06 May 2015
Tiger Mum is the highest-rated drama of 2015 so far, with an average 1 million viewers per episode.
The legendary ‘tiger mum’ stereotype-figure finally gets some TV screentime on local television in a Channel 8 drama of the – surprise, surprise – same name, Tiger Mum, which just ended its run yesterday (watch the series here).
Lead “mother” figure Hor Xue Mei (played by Huang Biren) shares traits seen in the huge feline cat: she is aggressively outspoken, ferociously protective of her "offspring" and is the disciplinary figure at home. On top of that, her surname ‘Hor’ also means ‘Tiger’ in Hokkien, and that was just about all she had in common with the iconic ‘tiger mum’ stereotype of Chinese families, especially the famous novelised figure portrayed in Amy Chua’s personal memoirs, Battle Hymn of the Tiger Mother.
In this Ch8 drama, Xue Mei is written as an empathetic character who, instead of doggedly pushing her kids to achieve excellence in their studies and work, understands their needs, solves their problems and gently prods them in the right direction like a nurturing figure. And because of Xue Mei’s unique status in the family, she brings with her a Nanny McPhee effect and mends their estranged ties with one another, making Tiger Mum a fun and feel-good watch – that is if you can get beyond Biren’s mock growling speech pattern which, unintentionally, adds to the comic value of the show (pro-tip: You don’t need to sound like a tiger to act like one).
While it was good attempt made by the scriptwriter (Ang Eng Tee) to reconcile with the misinterpreted “tiger mother” stereotype, our heroine is almost too good to be true, with nary a character flaw in her. Still, in all her roaring pristine perfection, she resonated with the masses, crossed the million viewership mark during its run and is the highest-rated drama of 2015 so far.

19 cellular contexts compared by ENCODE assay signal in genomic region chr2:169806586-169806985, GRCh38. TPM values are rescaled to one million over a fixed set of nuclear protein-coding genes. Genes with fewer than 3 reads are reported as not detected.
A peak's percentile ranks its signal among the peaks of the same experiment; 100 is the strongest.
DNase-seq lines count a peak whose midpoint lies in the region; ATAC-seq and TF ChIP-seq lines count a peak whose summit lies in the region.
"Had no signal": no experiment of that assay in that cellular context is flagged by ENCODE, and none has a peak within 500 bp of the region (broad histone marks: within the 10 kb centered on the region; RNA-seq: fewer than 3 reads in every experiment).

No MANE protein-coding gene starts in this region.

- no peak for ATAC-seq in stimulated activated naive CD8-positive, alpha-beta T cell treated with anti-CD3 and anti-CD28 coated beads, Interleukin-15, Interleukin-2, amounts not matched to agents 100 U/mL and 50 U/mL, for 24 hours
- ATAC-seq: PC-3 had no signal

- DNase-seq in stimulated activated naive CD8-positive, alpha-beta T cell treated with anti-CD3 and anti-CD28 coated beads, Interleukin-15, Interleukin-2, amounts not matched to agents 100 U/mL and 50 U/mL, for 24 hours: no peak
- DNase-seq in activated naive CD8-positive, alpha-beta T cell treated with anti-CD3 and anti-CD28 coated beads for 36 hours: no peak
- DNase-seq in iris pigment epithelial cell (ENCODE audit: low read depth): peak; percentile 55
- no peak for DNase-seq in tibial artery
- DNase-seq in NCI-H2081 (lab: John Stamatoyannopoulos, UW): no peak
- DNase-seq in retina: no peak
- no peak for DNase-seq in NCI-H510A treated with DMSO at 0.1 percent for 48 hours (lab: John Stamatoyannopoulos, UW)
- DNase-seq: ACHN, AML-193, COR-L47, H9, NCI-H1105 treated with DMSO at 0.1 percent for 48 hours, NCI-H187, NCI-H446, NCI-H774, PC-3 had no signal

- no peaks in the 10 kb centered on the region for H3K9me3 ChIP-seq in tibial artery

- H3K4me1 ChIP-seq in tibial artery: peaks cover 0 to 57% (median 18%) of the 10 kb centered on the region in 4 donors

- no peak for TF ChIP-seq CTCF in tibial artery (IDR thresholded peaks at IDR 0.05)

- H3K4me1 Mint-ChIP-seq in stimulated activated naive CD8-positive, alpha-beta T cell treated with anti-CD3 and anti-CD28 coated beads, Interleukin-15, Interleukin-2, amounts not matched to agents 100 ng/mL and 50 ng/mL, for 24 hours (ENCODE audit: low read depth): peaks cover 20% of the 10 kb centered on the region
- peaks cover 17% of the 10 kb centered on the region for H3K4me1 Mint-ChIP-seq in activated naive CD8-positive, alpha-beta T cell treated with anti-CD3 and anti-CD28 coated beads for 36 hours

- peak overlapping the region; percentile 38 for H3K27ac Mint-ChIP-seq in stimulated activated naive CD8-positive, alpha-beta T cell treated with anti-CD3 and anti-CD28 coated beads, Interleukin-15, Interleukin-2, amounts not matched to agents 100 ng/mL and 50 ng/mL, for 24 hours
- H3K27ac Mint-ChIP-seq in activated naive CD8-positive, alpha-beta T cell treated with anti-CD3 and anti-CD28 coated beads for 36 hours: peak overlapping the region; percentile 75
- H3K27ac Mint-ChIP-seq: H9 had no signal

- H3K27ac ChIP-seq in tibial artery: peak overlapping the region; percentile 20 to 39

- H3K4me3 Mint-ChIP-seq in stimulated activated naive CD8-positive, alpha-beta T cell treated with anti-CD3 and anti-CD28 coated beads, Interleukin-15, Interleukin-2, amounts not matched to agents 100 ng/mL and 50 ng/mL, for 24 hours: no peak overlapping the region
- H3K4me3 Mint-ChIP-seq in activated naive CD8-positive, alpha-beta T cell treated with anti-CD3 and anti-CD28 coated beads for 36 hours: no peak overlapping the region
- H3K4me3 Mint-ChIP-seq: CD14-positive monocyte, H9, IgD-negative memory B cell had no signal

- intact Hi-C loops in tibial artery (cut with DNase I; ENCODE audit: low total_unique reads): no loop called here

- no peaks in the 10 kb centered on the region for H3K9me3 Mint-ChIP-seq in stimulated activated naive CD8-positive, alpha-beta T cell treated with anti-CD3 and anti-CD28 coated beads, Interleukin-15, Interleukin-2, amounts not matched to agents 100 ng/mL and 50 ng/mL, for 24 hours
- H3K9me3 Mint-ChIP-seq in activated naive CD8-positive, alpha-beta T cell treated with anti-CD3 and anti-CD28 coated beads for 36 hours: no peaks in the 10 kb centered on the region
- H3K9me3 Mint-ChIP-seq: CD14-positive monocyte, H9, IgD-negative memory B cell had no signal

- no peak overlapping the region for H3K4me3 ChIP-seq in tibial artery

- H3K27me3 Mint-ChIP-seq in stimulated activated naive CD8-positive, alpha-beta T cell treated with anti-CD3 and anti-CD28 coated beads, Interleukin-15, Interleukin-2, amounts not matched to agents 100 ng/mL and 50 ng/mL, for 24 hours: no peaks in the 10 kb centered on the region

Here, we look at how ‘Mdm Hor’ compares to other noteworthy and popular Asian mum figures depicted in recent TV dramas. For those of you experiencing Tiger Mum withdrawal symptoms, you may want to consider these shows for your next TV binge too. You’re welcome.
Read on for more.
06 May 2015
Tiger Mum from Singapore
Looking past Biren’s gruffly voice and the drama’s over-the-top characters (read: Belinda Lee’s portrayal of a Westernised Singaporean who lives down under), the local edition of Tiger Mum is actually an easy-breezy watch largely due to its simplistic plot – but don’t expect anything other than getting a good laugh or two from the show. Despite its emphasis on the main protagonist, the kids in the Chen family (played by Julie Tan, Ian Fang, Aloysius Pang and Bonnie Loo) are - we think - the true gems of this drama, especially in the earlier episodes when they rebelled and conspired against their would-be stepmother.
Roar-o-meter: 3/5. It was more fun to watch in the beginning or, maybe, we just aren’t interested in what its other secondary characters had to share in the latter half of the show. The show would have resonated better with viewers should it explore society issues in a deeper context or amplified its cliché jokes and go down the comedy route instead.
Watch the full series on Toggle now.
07 May 2015
Angry Mom from Korea